Our main activities with Actiongroup Tekeer tegen de isoleer! are to start a public debating about the contents of Mental heath care, and to inform the society about unhealthy treatments in psychiatry. We are demonstrating and handing out leaflets on the streets a few times a year. And by doing so, we want to create awareness about what is happening: We want people to know that Good Mental Health Care should be about CARE and ATTENTION and not about RESTRICTION and EXCLUSION.


If we take a closer look at the practices of involuntary treatment we see many misconceptions and mistakes. Involuntary treatment is only legal when other, less restrictive treatments have failed. But the actual practice (in the Netherlands) shows that involuntary treatments happen excessively, and not only as a last resort, but also as a first resort because of the lack of personnel, which makes it impossible to provide alternatives. Sometimes compulsory treatments (in the Netherlands) are even used as punishment for certain conduct or behaviour-problems.

Studies on patients perceptions of involuntary treatment,  point out that compulsory treatments can, among others, cause feelings of humiliation, loneliness, and anxiety. A lot of compulsory methods are described by patients as traumatizing.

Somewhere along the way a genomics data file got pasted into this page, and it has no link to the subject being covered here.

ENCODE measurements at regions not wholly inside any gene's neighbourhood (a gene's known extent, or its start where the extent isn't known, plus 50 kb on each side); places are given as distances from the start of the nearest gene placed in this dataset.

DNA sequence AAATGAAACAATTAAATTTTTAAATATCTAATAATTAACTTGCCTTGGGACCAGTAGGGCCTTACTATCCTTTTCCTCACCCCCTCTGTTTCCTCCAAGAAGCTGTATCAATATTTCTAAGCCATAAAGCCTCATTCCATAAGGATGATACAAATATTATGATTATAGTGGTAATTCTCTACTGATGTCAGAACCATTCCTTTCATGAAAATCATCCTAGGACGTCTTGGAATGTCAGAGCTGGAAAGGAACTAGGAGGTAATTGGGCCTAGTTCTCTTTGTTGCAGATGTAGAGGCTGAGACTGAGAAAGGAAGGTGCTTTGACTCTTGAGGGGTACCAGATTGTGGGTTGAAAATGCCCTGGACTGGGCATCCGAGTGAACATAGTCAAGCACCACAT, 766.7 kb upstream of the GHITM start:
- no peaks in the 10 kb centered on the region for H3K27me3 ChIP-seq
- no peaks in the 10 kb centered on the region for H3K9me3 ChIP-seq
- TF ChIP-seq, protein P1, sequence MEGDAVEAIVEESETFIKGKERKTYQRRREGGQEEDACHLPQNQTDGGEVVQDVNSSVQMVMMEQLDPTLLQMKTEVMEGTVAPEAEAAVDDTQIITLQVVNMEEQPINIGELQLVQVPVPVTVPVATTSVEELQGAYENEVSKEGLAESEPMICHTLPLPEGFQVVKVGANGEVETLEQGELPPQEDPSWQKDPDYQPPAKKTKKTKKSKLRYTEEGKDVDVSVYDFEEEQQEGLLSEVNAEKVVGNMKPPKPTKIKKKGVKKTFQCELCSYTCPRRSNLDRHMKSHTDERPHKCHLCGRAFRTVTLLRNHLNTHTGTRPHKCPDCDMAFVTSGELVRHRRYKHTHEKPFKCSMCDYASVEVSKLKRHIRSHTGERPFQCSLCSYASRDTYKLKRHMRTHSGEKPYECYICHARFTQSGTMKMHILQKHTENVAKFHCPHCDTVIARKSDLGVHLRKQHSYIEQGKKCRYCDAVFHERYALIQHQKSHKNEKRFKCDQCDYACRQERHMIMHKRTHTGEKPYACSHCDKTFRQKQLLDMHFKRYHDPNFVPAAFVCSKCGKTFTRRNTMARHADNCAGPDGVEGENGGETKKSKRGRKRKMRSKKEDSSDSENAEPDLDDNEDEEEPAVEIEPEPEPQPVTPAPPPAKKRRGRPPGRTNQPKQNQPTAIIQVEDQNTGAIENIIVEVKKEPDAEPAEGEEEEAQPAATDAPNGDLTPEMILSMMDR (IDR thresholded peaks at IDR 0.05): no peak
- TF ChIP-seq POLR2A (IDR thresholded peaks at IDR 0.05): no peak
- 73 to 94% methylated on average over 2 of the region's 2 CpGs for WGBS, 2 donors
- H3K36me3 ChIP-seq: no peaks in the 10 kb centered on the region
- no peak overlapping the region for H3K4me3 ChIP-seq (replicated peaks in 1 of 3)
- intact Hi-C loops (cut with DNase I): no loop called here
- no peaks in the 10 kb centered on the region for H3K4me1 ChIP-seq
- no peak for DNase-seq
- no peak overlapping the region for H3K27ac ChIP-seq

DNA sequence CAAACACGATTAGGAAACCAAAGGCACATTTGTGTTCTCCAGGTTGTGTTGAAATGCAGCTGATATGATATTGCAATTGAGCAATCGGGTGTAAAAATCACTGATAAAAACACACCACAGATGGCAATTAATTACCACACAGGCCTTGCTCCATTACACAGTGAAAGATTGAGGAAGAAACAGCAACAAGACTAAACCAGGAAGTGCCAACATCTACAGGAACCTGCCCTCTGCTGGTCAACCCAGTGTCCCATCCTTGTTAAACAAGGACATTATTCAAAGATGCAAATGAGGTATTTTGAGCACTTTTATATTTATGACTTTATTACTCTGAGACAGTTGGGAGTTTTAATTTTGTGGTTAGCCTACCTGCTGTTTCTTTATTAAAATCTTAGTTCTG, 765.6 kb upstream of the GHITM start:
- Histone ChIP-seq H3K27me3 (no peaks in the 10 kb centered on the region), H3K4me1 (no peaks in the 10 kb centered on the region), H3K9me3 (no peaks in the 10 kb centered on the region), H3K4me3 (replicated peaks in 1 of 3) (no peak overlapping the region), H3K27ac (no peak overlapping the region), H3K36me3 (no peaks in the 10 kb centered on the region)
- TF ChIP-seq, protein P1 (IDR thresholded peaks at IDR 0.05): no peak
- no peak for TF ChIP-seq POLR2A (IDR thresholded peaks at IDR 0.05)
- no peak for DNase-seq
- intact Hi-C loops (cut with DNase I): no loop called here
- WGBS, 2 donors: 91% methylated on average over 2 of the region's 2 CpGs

The psychiatric profession should listen to what the patients think of their treatments, and deal with it seriously. Because when the professionals, when using compulsory methods, have no regard for the feelings of the patient, it is very HARD for the patient to communicate on other traumatizing events in the patients life as well. When professional care-providers harm patients, instead of healing us them, the patients feel very misunderstood and lonely. They donít trust the personnel anymore, because they don't want to be harmed, and they get scared.

Compulsory measures are therefore painful oppositions between targets and methods within psychiatry. Patients and staff should Cooperate on the treatments, and should not oppose one another. ACTIVE PARTICIPATION and EMPOWERMENT of the patient are KEYwords which should be especially used in the context of Compulsory methods.

In a case of involuntary treatment, the psychiatric professionals should have to try really hard, to eliminate the patients specific objections to the proposed treatment. They should offer many choices between different varieties of treatments to meet individual needs, instead of giving just one option, and one choice: to cooperate or to be forced to this kind of treatment.